By Oliver Farrimond
UNDER-fire Justice Secretary Kenny MacAskill yesterday declared that the Scottish Government would be “relaxed” about any full inquiry launched into the Lockerbie affair.
Asked if he supported convicted terrorist Abdelbaset Ali al-Megrahi’s call for a public inquiry, the Justice Secretary added that the government would “fully co-operate”.
Mr MacAskill was facing questions for the first time since a political firestorm erupted over his decision to return Lockerbie bomber al-Megrahi to Libya.
When asked if he supported al-Megrahi’s call for a full inquiry, he said: “We’ve made it quite clear as a government that we’re relaxed about an inquiry.
“Scots law is a small jurisdiction and only covers the land of Scotland – the powers of the Scottish Government and the Scottish Parliament are restricted in the current constitutional circumstances.
“We have said that we do recognise that some people wish matters to be investigated further, and we’ve said that we’ll fully co-operate in that.
“But we do believe that if there is to be an inquiry, it has to be by those who have the laws and the powers, whether that’s the UK parliament or whether it’s the United Nations.
“Our position remains the same – we will fully co-operate.”
Fresh from a brief holiday after his emergency-session appearance before the Scottish Parliament last week, MacAskill was visiting a Falkirk fire station to promote a new communications system.
It was the first time the Justice Secretary had faced the media since his controversial decision, and he used to opportunity to fiercely defend the move in light of fresh allegations of meddling by the UK government.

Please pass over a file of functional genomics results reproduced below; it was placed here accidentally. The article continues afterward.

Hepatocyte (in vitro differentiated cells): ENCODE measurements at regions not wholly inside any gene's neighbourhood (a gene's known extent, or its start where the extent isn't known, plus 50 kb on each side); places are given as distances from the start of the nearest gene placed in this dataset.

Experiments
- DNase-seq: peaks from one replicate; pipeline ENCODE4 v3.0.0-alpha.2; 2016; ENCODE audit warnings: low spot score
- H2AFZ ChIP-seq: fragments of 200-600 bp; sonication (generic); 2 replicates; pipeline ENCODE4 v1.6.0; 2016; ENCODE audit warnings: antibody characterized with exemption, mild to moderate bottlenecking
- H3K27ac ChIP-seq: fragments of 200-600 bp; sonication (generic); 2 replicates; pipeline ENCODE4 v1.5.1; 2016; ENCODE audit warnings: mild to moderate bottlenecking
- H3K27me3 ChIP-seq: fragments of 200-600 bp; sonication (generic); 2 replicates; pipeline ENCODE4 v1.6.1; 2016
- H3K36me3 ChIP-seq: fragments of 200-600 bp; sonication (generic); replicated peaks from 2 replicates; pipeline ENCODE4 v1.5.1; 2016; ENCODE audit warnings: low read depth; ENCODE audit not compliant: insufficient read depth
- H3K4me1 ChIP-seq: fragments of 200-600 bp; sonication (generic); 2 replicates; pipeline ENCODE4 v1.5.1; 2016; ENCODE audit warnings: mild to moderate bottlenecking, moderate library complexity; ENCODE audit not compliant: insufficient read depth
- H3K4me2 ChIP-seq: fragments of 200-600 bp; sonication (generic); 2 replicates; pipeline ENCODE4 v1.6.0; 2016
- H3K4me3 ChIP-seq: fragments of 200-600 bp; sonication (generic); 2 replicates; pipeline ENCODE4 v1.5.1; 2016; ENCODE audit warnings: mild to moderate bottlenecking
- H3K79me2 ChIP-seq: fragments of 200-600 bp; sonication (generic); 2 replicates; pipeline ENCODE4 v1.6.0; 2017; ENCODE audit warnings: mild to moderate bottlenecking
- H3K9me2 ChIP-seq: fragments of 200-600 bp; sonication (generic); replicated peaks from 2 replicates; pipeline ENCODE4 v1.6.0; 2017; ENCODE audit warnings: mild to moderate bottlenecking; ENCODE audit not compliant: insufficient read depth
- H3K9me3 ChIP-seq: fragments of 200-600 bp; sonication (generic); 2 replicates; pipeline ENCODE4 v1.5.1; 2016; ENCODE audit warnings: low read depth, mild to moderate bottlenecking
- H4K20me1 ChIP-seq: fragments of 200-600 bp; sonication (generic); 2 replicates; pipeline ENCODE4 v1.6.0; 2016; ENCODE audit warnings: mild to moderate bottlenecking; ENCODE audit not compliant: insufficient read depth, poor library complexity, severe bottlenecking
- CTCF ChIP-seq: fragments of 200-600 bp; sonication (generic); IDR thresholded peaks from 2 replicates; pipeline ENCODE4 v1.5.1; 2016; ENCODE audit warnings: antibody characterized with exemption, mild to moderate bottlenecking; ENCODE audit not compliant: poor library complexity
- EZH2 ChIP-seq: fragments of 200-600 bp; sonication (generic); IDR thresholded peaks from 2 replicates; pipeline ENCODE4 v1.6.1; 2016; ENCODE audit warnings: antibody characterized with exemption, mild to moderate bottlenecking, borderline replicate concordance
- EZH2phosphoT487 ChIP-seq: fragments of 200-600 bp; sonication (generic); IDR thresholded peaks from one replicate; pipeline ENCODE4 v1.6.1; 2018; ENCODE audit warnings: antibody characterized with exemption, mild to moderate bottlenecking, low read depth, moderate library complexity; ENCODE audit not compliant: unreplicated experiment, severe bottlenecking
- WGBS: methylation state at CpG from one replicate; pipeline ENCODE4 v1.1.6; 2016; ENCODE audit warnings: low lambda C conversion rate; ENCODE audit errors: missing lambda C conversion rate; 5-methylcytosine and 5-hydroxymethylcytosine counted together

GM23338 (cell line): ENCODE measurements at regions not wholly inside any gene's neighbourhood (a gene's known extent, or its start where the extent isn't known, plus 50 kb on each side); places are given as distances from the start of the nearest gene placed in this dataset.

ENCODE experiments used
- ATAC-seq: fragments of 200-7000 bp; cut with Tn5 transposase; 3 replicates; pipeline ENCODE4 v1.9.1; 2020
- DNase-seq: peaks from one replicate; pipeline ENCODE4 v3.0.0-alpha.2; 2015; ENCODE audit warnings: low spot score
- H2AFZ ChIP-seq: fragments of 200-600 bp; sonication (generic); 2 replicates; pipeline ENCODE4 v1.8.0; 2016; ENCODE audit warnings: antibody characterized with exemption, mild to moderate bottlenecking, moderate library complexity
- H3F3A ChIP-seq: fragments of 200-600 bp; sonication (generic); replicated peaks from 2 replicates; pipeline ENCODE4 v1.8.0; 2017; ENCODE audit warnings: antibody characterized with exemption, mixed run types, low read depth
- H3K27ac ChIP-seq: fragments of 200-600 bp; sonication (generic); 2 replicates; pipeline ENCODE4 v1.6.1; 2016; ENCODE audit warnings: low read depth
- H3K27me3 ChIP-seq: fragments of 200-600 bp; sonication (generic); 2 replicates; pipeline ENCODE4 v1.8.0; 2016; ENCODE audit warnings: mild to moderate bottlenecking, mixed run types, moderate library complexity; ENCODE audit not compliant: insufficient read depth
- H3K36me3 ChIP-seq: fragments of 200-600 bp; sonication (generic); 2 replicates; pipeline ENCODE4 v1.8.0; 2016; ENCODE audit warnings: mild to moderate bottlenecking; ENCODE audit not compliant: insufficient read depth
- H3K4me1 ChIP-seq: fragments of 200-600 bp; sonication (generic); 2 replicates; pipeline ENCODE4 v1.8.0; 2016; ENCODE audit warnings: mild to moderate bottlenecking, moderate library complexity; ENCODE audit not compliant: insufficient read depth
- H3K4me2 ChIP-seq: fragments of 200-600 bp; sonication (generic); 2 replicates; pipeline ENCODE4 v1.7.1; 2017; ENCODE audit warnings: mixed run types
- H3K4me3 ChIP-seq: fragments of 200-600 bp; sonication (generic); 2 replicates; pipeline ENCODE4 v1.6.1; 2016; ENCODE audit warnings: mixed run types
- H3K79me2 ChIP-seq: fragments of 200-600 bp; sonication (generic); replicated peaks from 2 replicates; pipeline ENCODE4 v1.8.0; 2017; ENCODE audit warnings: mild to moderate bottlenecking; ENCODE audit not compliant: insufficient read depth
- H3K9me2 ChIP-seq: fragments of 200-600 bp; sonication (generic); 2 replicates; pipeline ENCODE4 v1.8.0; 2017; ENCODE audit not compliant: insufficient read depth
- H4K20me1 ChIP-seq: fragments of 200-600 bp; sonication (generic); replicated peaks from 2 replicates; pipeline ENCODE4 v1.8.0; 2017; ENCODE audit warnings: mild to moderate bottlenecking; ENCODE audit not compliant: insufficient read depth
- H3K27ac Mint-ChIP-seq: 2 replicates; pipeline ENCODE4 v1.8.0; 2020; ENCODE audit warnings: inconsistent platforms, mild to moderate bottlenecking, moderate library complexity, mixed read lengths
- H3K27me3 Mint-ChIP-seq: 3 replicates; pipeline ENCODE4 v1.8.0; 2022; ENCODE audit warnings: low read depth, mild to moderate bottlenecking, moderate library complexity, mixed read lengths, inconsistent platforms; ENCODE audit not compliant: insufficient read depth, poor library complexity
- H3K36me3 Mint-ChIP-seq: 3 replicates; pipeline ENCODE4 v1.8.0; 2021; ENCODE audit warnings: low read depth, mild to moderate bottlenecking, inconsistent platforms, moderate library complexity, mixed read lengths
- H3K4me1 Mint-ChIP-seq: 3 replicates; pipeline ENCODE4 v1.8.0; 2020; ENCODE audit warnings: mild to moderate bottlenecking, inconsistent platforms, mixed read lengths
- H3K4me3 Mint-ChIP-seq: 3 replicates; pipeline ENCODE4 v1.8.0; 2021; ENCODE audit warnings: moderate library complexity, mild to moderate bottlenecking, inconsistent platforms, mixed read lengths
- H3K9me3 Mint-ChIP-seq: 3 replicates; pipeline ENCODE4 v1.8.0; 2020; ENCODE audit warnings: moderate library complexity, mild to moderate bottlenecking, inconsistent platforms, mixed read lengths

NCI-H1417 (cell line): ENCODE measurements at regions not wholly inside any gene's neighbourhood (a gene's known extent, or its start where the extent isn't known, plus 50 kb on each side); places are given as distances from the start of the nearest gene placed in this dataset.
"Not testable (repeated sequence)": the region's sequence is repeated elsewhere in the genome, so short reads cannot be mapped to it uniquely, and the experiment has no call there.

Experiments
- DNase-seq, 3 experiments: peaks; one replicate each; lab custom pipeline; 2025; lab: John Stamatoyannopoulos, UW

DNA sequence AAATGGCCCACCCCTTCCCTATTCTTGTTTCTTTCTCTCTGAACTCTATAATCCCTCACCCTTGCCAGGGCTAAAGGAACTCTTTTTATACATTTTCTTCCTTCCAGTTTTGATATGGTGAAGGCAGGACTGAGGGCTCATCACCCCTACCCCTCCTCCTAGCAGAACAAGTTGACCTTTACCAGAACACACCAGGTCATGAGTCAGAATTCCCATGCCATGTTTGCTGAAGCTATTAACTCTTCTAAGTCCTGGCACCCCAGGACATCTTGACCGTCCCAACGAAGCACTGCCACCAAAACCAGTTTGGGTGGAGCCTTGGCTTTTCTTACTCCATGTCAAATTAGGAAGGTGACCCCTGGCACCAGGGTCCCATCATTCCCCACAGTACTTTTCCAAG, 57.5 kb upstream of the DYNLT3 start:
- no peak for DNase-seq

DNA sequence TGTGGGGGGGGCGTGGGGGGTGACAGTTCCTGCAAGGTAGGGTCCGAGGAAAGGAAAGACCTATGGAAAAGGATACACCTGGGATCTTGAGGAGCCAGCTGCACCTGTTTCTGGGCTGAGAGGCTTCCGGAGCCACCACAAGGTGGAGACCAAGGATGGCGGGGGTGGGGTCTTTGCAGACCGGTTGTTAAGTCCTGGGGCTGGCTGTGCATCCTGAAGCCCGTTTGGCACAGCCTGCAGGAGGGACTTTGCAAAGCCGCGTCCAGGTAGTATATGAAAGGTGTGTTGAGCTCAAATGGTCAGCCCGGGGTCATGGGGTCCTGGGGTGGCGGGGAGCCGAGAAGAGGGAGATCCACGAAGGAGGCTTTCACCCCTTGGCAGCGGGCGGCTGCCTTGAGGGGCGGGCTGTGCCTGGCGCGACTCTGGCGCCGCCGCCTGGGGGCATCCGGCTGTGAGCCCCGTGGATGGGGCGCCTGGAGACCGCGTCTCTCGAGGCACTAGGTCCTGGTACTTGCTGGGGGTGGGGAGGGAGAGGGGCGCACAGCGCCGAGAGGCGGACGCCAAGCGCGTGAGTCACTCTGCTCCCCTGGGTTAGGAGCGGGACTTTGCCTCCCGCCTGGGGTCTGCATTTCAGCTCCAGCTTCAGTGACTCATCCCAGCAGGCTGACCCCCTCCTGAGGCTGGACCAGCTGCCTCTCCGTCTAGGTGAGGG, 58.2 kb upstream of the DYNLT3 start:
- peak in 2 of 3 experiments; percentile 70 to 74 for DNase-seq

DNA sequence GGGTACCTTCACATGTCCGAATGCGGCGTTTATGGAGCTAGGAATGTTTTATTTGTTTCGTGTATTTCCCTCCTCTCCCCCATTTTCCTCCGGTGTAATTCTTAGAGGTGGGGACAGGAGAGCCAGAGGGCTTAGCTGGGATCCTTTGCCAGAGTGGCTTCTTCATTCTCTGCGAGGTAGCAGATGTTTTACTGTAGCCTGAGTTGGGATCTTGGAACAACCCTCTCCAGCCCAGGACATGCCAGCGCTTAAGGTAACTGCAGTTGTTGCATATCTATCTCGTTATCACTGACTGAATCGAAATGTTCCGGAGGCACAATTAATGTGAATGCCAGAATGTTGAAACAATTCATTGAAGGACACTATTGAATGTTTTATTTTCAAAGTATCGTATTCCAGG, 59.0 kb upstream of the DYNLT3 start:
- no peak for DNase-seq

‘Deals in the desert’
He dismissed the notion that trade deals had any bearing on al-Megrahi’s release.
He said: “We had to make a decision, applications had been made, and I stand by the decision I made.
“We rejected the prisoner transfer application on the basis that it was clear to me that the government of the United States of America – and indeed the families of the American citizens who lost their lives in Lockerbie – had been given an expectation that Mr al-Megrahi would not be transferred under a Prisoner Transfer Agreement.
“I thereafter respected that, and that’s why I rejected the application for a prisoner transfer agreement.
“I can’t speculate – I was not there – about what may or may not have been discussed between the United Kingdom government and the Libyan government at any ‘deals in the desert’ or elsewhere.
“But I can say that I rejected the Prisoner Transfer Application.”
It was revealed over the weekend that the UK Justice Secretary Jack Straw decided two years ago that it was in the UK’s “overwhelming interests” not to exclude Megrahi from a prisoner transfer agreement.